Shortly before "March Madness" begins, on the 15th, ESPN will launch its first college-sports network, ESPNU. Interested spectators will include the Justice Department, which has quietly been pursuing an antitrust investigation of ESPN for such practices as "warehousing" (buying broadcast rights for a conference but airing only the top football and basketball games) and forcing teams to schedule games at odd hours in order to receive coverage. ESPNU's added coverage should help mitigate these practices.
When Dan Rather assumed the anchor's chair at CBS, upon Walter Cronkite's retirement, he was reportedly so cowed by his predecessor's reputation that he refused to sit in the actual chair Cronkite had used, and crouched behind the anchor desk. Thus began a long, strange ride. "Gunga Dan" dressed as a mujahid for a trip to Afghanistan (the Soviets claimed he killed three villagers there), sparred with Republican presidents, and was once the victim of an inexplicable physical attack by someone demanding, "Kenneth, what is the frequency?" Rather remains a 60 Minutes correspondent.
So you scored 1600? On the new SAT, making its debut today, that wouldn't even get you into Brown. The Educational Testing Service, which designs the SAT, has added a written-essay component and a new reading portion and removed analogies and quantitative comparisons; the math section also includes some second-year algebra. A perfect score is now 2400 (and the new average score is expected to be around 1520). The revised SAT was prompted in part by the University of California's threat to drop the old test. In the past the SAT routinely underestimated women's college performance. Women, who tend to perform better on the writing sample, are expected to see a slight increase in their scores.
Although eight countries have already pulled out of the U.S.-led coalition in Iraq, the Netherlands' departure, scheduled for today, represents the largest withdrawal—some 1,300 troops—since Spain removed the same number last spring. The Dutch, performing security and stability operations in southern Iraq, have suffered two fatalities, one in a grenade attack and one in a firefight.
Passed just after the wave of financial scandals in 2002, the Sarbanes-Oxley Act aims to improve corporate behavior by requiring large publicly traded companies to prove they have fraud control in nearly every aspect of corporate life, from the paychecks given current employees to clearances revoked from fired ones. The deadline for most companies' reports is today, but according to a PricewaterhouseCoopers survey, only 20 percent will have addressed their faults in time. While there is no fine for noncompliance, offending companies will probably see their stock prices drop when their accounting trouble becomes public.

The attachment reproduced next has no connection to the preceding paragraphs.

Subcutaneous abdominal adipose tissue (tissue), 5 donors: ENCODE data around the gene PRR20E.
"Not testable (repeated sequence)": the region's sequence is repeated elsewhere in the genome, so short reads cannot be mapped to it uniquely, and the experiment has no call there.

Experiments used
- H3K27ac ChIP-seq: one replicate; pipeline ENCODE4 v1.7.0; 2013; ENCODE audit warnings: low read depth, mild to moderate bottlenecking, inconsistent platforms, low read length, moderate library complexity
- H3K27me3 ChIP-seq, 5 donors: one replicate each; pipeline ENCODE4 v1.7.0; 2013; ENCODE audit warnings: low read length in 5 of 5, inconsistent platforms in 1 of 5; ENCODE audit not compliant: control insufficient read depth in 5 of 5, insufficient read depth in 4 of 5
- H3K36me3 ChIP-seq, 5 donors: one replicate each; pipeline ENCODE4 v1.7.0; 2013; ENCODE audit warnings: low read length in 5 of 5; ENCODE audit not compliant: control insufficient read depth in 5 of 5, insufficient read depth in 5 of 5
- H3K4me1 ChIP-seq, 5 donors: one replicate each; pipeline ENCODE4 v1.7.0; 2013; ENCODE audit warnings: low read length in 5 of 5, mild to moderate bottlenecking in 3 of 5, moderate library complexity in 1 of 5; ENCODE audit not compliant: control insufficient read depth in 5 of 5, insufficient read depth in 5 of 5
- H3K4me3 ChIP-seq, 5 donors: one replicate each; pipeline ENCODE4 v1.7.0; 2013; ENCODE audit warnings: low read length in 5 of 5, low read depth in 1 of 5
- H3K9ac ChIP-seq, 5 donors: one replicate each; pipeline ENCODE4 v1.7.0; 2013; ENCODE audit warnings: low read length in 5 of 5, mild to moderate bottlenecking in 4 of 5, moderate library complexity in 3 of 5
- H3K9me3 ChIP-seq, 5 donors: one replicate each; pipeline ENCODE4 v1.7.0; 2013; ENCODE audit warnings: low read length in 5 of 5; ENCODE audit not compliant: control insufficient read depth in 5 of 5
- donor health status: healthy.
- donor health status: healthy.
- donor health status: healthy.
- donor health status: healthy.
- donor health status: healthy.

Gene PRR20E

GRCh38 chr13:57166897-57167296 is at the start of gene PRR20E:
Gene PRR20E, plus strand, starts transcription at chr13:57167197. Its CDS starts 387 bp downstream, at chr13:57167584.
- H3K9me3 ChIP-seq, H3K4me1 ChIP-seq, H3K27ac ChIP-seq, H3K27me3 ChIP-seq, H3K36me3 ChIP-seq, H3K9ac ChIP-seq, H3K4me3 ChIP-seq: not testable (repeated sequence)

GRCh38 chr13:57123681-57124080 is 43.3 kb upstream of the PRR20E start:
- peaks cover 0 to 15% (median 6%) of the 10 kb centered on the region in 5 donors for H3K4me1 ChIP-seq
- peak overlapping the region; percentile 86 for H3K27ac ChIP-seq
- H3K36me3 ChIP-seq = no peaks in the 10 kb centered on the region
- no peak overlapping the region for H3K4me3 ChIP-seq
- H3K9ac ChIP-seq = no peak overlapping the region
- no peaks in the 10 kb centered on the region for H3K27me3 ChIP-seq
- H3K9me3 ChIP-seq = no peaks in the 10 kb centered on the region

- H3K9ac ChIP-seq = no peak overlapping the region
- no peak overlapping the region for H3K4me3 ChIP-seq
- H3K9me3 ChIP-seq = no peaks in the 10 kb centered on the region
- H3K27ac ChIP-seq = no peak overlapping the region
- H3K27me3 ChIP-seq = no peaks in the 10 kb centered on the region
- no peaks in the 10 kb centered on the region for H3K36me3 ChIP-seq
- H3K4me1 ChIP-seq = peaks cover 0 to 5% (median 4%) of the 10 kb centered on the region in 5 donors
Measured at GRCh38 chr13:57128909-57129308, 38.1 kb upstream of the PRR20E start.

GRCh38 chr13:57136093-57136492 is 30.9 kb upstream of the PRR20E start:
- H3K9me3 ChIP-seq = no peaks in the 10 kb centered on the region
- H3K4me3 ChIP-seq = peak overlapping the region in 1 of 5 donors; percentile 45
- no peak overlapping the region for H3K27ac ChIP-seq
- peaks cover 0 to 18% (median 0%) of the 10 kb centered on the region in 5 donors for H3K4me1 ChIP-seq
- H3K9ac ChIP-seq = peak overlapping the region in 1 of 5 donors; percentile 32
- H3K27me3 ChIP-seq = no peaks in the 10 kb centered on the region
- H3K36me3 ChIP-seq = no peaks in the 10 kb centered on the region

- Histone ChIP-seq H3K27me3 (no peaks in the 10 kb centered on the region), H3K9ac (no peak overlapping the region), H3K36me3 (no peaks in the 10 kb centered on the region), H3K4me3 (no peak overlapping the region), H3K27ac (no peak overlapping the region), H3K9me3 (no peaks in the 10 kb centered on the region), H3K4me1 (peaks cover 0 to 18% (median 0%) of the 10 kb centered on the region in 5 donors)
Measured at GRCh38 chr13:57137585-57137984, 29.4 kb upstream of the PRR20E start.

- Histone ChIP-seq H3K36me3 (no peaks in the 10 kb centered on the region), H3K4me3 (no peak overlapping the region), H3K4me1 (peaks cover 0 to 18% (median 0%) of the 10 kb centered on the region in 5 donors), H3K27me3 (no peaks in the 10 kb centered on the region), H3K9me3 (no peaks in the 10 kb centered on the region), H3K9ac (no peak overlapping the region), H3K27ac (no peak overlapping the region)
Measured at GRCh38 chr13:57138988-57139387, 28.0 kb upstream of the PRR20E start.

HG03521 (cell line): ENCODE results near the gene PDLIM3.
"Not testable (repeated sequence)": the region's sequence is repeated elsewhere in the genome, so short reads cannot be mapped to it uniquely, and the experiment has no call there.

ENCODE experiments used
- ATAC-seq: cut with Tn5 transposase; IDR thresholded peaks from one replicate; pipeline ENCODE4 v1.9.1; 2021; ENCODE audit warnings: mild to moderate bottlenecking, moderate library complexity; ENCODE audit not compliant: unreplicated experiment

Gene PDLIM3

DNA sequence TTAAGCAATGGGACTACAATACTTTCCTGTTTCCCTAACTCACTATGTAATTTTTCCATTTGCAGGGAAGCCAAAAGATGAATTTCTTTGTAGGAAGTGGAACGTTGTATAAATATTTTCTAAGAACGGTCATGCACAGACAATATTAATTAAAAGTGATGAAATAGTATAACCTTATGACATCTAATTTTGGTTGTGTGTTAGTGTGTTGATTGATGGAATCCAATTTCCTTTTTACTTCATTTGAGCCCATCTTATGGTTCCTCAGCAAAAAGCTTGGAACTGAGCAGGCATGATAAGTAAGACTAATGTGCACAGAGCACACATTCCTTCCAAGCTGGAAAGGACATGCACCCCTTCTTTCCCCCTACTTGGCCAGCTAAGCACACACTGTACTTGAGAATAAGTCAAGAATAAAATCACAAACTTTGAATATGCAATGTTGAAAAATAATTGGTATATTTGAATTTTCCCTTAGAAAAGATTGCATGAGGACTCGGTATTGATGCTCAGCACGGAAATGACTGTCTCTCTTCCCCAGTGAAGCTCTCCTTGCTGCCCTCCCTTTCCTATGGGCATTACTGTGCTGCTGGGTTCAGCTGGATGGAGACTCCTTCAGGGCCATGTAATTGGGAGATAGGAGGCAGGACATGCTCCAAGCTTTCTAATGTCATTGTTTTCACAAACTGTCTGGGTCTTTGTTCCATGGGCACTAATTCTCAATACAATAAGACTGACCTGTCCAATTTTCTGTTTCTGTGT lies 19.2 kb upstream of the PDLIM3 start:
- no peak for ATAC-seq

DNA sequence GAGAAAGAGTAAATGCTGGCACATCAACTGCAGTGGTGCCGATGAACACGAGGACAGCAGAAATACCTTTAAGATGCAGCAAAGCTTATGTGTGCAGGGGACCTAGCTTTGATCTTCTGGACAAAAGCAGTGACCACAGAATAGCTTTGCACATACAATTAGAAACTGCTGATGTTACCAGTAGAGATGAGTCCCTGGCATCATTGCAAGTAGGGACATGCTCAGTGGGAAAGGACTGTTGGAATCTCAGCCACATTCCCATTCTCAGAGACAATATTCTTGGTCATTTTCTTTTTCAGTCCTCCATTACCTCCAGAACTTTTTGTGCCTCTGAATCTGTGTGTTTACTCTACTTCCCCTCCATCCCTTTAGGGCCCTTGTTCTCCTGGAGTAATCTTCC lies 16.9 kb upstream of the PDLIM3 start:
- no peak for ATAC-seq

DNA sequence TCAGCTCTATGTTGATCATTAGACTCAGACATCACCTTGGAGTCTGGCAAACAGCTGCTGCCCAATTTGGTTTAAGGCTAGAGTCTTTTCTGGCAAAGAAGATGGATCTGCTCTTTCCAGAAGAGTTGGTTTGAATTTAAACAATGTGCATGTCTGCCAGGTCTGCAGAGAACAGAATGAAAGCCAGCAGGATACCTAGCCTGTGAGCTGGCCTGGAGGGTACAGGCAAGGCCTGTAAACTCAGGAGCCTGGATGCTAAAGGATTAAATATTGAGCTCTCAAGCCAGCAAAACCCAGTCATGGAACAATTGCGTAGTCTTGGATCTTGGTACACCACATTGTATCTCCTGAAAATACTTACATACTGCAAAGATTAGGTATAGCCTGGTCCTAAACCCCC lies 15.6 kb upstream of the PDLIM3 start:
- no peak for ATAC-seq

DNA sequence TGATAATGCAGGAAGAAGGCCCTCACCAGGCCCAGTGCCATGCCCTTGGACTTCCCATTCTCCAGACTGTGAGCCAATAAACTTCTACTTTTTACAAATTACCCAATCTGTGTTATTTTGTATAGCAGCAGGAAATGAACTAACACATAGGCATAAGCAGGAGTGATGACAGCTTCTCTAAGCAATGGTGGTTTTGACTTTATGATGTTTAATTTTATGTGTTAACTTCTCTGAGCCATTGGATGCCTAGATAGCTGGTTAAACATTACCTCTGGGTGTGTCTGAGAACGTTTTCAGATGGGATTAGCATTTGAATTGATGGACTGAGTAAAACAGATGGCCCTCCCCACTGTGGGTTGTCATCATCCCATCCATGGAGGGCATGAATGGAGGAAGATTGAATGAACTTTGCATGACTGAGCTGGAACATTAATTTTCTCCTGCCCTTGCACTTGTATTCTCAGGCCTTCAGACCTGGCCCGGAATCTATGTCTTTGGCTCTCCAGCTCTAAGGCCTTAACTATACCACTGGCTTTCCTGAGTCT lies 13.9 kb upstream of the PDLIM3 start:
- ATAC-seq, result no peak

Last year President Bush grudgingly agreed to an independent investigation of the flawed pre-war intelligence on purported Iraqi weapons of mass destruction. The intelligence commission, whose report is due today, has a broad mandate and may look at the nuclear distribution network led by the Pakistani scientist A. Q. Khan; Iran and Libya's nuclear development programs; and possibly the failure to predict nuclear detonations by Pakistan and India. Critics fear that the result will be less attention paid to the bad intelligence about Iraq's (non-existent) weapons of mass destruction. The report comes three months after Congress finished work on the largest restructuring of the intelligence community in half a century (over that period there have been at least twenty-one other intelligence commissions).
Defense Secretary Donald Rumsfeld was caught off guard in December when, during a question-and-answer session, a U.S. soldier asked him why troops had to scrounge through local landfills to outfit their trucks with makeshift protection ("hillbilly armor" in military slang). "You go to war with the army you have," Rumsfeld replied. Even before Rumsfeld's embarrassment the Army had rushed to armor its trucks after realizing that it had underestimated the scope and tenacity of the Iraqi resistance. The final shipment of the 8,000 armored Humvees ordered last fall is due to arrive this month, along with armor kits for another 12,800 (out of 30,000 total). About half of all U.S. troop casualties have been caused by improvised explosive devices—typically roadside bombs.
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